6 March 2013 Palestinian children detained by the Israeli military are subject to ill-treatment that violates international laws, the United Nations Children’s Fund (UNICEF) said today, as it issued recommendations to improve the protection of minors.
“Ill-treatment of Palestinian children in the Israeli military detention system appears to be widespread, systematic and institutionalized,” according to a briefing paper prepared by the agency.
According to figures cited in Children in Israeli military detention: observations and recommendations, approximately 700 Palestinian children each year between the ages of 12 and 17 are arrested, interrogated and detained by Israeli army, police and security agents.
In the past 10 years, some 7,000 children – the majority of them boys – were held, an average of two children each day.
Based on interviews with some of these minors, as well as with Israeli and Palestinian lawyers, and reviews of cases, UNICEF concluded that there appears to be a pattern of ill-treatment during the arrest, transfer and interrogation of child detainees.
The 22-page report cites examples of arrests of children at their homes between midnight and 5:00 am by heavily armed soldiers, as well as physical and verbal abuse during transfer to an interrogation site, and interrogation using physical violence and threats.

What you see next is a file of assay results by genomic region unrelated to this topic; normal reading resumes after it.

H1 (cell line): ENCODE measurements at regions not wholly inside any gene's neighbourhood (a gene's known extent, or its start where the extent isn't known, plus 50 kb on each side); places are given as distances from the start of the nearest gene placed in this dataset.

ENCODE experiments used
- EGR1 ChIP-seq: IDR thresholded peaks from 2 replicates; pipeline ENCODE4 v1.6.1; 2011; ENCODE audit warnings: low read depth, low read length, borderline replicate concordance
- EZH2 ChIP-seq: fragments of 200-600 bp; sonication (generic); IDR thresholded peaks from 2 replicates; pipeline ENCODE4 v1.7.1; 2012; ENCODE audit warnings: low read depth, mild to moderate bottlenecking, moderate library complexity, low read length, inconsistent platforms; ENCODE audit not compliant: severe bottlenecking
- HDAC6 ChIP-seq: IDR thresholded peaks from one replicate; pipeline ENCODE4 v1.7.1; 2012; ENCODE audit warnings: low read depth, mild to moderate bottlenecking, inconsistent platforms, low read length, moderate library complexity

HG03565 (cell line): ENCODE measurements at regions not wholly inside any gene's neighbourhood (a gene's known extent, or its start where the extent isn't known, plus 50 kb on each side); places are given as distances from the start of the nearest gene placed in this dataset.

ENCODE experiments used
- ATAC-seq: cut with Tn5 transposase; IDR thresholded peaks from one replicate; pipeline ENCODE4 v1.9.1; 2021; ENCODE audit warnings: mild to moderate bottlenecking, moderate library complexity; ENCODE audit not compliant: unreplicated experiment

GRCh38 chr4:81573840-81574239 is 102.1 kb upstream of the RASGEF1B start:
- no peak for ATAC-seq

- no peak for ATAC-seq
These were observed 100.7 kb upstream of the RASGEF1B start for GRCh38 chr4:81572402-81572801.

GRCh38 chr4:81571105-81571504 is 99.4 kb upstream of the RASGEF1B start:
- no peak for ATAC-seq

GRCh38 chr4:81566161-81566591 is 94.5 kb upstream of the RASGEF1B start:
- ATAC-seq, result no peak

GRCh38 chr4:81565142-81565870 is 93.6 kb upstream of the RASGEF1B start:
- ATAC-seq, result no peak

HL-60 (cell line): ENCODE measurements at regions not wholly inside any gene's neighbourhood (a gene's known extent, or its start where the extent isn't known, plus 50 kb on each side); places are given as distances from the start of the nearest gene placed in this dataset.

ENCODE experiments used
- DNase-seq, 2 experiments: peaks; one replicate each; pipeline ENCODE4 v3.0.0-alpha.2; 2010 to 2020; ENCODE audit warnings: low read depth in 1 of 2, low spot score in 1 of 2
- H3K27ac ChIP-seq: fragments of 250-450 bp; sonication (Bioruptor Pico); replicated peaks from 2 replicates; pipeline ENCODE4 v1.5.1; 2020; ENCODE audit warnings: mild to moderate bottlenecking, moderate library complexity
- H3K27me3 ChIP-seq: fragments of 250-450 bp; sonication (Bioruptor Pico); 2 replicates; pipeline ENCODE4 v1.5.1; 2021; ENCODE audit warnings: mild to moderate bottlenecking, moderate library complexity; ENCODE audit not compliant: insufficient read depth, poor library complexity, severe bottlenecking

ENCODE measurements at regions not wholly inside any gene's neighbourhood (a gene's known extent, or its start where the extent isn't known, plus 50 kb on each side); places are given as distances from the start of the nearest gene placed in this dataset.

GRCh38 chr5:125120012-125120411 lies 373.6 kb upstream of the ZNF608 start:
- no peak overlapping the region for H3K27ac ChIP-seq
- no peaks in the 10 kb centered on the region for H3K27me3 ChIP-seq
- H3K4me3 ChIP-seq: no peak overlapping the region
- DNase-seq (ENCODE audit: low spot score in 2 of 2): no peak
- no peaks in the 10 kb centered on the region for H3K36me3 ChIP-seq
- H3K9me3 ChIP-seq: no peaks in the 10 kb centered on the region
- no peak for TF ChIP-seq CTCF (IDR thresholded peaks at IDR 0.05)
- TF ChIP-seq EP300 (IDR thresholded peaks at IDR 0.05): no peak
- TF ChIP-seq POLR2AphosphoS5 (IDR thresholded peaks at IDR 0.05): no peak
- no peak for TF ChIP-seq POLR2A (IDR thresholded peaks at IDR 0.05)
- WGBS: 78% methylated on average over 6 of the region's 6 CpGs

The paper also cites “treatment inconsistent with child rights,” including shackling minors during court appearances and incarcerating them in Israel, which isolates them from their families and interrupts their studies.
Earlier this month, an independent UN expert urged Israel to end its “appalling and unlawful treatment of Palestinian detainees” after three men went on hunger strike to protest their conditions.
In today’s report, UNICEF recommends a series of policy changes that prevent breaches of international laws, as well as safeguarding authorities from false allegations of wrongdoing.
Among its recommendations, UNICEF said that “the arrest, detention or imprisonment of a child shall be used only as a measure of last resort and for the shortest appropriate period of time.”
The report also noted some improvements already made, such as raising the age of adulthood for Palestinian children from 16 to 18.
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